3. Treatment should be designed to target criminogenic factors or needs that predict criminal behaviour. It is recognized that these factors may change during the course of treatment (e.g., substance abuse).

The curriculum was based upon the conceptual models of Cognitive Behavioural Therapy (Marlatt & Donovan, 2005), Motivational Interviewing (Miller & Rollnick, 1991), and Criminal Lifestyles Training (Armstrong, 1996). Other evidence-based components of the program include a criminogenic risk assessment, standardized and validated screening tools to assess treatment need and motivation, pre–post evaluation tools to assess the integrity of the programming, and aftercare and post-treatment support (Paluck, McCarron, Pandey et al., 2016a, Evaluation of the Dedicated Substance Abuse Treatment Unit program (DSATU) in the Regina Correctional Centre. Unpublished manuscript.

Program Description

The mandate of the DSATU is to reduce substance abuse-related criminogenic behaviour through the provision of an intensive dedicated treatment program for male inmates with significant substance abuse issues. It provides a five-week treatment program for 20 high-risk, high-need inmates. Approximately 120 inmates participate in the program on an annual basis.

Structured programming runs daily, Monday through Friday, from 8:45 a.m. to 4:00 p.m., with a 1.5 hour lunch break and a one-hour period during which all program participants are locked in their cells (in compliance with the institutional lock-down policy). The lunch break is also used as time to complete homework or meet one-on-one with counsellors.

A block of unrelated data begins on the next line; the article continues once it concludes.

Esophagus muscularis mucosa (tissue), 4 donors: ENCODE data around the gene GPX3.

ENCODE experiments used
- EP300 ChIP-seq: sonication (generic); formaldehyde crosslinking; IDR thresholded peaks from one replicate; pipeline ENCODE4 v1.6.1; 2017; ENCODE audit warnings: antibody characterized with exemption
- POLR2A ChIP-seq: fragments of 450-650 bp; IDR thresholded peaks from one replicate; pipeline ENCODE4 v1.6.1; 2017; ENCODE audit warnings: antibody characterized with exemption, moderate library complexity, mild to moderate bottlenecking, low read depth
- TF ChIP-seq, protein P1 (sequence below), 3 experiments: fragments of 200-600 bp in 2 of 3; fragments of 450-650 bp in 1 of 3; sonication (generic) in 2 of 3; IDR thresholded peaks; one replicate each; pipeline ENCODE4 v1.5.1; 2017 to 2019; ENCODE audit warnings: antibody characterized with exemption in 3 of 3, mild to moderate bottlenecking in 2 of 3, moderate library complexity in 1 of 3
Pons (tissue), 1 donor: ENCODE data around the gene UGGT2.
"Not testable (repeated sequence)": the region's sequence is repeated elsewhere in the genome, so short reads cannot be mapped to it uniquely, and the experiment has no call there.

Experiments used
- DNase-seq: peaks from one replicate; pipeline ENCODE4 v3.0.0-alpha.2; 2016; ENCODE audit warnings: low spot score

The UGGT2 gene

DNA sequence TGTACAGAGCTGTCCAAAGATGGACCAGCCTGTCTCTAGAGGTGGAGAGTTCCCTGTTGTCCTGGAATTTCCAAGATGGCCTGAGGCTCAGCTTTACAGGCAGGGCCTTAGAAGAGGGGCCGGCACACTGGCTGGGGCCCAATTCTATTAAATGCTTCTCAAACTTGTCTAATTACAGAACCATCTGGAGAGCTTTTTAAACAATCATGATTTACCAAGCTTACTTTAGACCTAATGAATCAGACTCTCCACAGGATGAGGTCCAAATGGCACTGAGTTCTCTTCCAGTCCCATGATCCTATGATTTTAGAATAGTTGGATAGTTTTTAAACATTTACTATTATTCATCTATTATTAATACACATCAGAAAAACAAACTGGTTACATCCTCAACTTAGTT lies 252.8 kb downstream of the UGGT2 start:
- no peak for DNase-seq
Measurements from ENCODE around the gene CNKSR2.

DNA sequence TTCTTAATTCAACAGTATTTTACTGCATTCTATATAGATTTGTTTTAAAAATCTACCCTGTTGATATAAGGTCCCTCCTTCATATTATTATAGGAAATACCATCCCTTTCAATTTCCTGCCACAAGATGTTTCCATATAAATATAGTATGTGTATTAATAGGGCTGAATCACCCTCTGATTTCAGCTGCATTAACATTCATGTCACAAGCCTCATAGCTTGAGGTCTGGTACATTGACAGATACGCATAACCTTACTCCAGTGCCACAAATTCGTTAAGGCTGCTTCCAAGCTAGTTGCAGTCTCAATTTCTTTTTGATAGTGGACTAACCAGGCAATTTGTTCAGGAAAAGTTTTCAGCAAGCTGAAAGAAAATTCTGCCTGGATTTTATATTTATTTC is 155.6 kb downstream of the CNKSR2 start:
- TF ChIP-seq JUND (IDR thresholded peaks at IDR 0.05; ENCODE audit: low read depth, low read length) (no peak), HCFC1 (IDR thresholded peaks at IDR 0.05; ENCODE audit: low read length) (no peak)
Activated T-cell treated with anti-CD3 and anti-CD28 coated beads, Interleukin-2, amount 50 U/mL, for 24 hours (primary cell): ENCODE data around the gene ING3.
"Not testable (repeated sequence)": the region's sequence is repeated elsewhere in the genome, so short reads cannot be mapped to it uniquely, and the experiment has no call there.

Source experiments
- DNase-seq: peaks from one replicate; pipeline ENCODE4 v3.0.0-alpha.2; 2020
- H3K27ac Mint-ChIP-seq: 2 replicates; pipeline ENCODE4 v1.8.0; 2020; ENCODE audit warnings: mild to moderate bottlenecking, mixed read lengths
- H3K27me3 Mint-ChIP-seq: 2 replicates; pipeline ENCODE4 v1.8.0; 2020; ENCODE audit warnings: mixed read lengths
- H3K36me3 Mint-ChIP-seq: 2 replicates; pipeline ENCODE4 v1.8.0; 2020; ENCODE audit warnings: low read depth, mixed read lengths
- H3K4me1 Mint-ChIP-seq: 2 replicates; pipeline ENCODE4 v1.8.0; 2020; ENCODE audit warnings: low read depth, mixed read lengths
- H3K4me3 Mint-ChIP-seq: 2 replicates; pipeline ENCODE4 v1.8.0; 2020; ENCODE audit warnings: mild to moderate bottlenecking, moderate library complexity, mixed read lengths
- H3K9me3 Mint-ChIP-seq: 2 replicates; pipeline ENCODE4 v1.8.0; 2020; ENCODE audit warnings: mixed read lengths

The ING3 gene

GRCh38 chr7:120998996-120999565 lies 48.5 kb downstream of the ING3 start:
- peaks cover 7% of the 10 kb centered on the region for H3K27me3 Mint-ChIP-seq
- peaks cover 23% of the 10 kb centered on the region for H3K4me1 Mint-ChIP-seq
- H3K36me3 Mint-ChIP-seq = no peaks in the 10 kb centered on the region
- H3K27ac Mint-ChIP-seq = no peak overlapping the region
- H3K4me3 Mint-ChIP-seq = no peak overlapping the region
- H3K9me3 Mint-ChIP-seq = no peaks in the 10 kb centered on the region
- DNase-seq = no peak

The program focuses on reducing or eliminating the harmful consequences of substance abuse. Inmates’ treatment goals are prioritized, emphasizing immediate and realizable goals. The curriculum is presented in a dynamic, non-didactic manner through the use of individual counselling, workshops to increase factual knowledge in the areas of substance use and in the identification of cognitive distortions that lead to anti-social behaviours, and process groups to facilitate self-reflection. Program delivery staff are given autonomy in how they deliver the material. Treatment plans are flexible, recognizing individual differences and goals, and provide a maximum range of treatment and support options. Reflecting the inmates’ motivation and readiness for change, treatment goals span the continuum from reduced use to abstinence.

Staff utilize Core Correctional Practices (CCP) in the delivery of the program. CCP is a set of interaction and intervention skills that, when used by staff, increase the likelihood of positive behaviour change in offenders. These include interacting with offenders to develop positive relationships and reduce resistance in inmates, as well as intervention skills to teach pro-social ways of dealing with difficult situations (i.e., problem solving, cognitive re-structuring). RQHR addictions staff, like their counterparts from CP, undergo training on the Barbara Armstrong Criminal Lifestyles program and anatomy of a set-up (to identify and guard against manipulative behaviours), and are given an orientation to the RCC and the program.

Cultural, spiritual, and life skills components which address antisocial values and attitudes are also integrated into the program (Armstrong, 1996). Linkages to the community through Probation Services, parole, community training resources, and RQHR Addiction Services facilitate success by providing aftercare and post-treatment options.

Working Together

Roles and Responsibilities

The contribution of the three partners differed. Representatives from the Ministry of Health conducted the initial literature review on best practices, reviewed program materials prior to approval, and provided oversight of the program at the governance level. RQHR Mental Health and Addiction Services and CP staff members were instrumental in the development of the initial proposal and program content and continue to work collaboratively to deliver programming. Representatives from all three stakeholders served as members of the DSATU Evaluation Sub-Committee, which provided leadership and expertise in the development of the program logic model and formed a plan for the future evaluation of the program.